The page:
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The Faroe Islands was part of Denmark until 1948, when they obtained their independence. Since then, while they still maintain very close ties with their former mother country, they are now self governing and make their own laws. (1)
The Faroe Islands are one of the smallest countries in the world by population, coming in at around 50,000 people. Given this, they still rely on Denmark a great deal, and this is the case where it comes to poker laws as well.
So what has happened here, as is the case with a lot of legislation, is that the Faroe Islands have copied Danish gambling law, and the two are very similar. They are well behind when it comes to regulating online gambling though, something that Denmark has put into place quite successfully recently. (2)
Being independent, players in the Faroe Islands do not automatically become assimilated into the Danish regulatory system, and the government here has to agree to make that happen.
We’ll have to see what happens here but right now online gambling is not regulated in the Faroe Islands, and it seems to be too small for this project to be worth undertaking on its own. On the other hand, if they join the Danish regulatory framework, it’s hard to imagine how this would benefit them unless they got a cut of the action so to speak from the Danish government, which is possible but probably unworkable.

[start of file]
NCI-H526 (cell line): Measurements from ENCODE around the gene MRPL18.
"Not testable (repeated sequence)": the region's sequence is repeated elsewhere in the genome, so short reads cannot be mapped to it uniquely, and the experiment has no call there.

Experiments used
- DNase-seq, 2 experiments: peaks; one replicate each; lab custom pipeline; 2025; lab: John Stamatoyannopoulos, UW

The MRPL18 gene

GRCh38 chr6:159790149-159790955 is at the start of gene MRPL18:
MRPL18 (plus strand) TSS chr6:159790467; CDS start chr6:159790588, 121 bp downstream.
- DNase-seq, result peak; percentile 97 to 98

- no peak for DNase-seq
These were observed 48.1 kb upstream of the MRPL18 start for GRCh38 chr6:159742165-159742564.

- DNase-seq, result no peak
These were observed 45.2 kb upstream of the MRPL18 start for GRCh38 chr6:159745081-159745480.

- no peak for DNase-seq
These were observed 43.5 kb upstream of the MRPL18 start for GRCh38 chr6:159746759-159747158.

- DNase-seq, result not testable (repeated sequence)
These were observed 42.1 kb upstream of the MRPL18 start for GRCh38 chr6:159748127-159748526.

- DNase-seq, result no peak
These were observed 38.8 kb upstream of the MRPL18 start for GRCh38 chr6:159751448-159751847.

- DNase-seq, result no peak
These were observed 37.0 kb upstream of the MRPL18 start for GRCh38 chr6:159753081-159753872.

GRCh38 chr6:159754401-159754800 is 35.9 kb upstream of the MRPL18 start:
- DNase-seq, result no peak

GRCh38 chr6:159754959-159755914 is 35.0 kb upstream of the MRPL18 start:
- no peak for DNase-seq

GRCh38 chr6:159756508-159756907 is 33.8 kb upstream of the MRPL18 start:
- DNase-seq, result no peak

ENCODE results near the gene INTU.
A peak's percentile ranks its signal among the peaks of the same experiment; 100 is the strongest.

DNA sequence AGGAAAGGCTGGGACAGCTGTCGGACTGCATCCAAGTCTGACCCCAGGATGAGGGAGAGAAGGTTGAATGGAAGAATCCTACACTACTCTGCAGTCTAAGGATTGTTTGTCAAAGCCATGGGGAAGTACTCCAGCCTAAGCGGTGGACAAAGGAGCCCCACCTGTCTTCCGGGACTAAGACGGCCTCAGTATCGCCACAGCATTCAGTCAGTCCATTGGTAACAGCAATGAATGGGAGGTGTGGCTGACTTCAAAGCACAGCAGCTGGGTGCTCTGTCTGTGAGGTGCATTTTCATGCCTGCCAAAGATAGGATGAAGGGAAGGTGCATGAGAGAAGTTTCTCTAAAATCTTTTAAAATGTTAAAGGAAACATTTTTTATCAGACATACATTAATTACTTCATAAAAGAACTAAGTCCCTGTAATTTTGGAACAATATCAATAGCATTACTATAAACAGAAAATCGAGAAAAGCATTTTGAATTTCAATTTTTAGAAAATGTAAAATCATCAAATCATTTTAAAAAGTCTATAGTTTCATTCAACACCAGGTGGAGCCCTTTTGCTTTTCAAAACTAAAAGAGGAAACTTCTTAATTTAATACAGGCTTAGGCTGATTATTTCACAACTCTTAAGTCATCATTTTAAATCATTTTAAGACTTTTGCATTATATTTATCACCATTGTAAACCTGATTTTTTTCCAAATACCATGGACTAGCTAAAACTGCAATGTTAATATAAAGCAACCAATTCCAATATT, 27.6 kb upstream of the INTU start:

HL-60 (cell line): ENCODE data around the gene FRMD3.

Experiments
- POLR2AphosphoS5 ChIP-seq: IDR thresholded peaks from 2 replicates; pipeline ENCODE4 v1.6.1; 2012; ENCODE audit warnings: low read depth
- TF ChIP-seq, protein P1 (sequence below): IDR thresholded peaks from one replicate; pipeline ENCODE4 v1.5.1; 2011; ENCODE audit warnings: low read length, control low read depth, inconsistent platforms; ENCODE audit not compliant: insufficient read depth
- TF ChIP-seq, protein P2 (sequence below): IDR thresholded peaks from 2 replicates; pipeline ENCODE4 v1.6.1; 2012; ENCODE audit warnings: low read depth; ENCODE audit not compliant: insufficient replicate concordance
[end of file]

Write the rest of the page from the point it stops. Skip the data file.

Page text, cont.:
The problem here is that with so few players, the costs of administrating this could easily exceed the revenue it would bring in, and even if it didn’t, the upside here is very likely too small to even be worth worrying about, let alone implementing.
Playing Poker In the Faroe Islands
There is no land-based gambling in the Faroe Islands, not only due to the small population, but especially because their 50,000 people is spread out over a total of 16 different islands, so we’re dealing with some very small communities, none of which seems large enough to support any sort of commercial gambling. (3)
So there are no poker rooms here, and poker is limited to home games only. Of course players can also play on the internet, and without the regulation that they have over in Denmark, players can simply log in and play at whatever poker sites they want, and not just be restricted to those poker sites licensed in Denmark.
So the Danish system is set up very well and does benefit the government there without inconveniencing and taxing players too much, and what has resulted has been a nice compromise, and certainly nicer than you see in some other countries like Italy and France.
However, ideally players would not be subjected to these restrictions and taxes, which is what you see in unregulated environments, so the fact that the Faroe Islands do not have online poker regulations at this point is surely not seen as a problem by the online poker players here.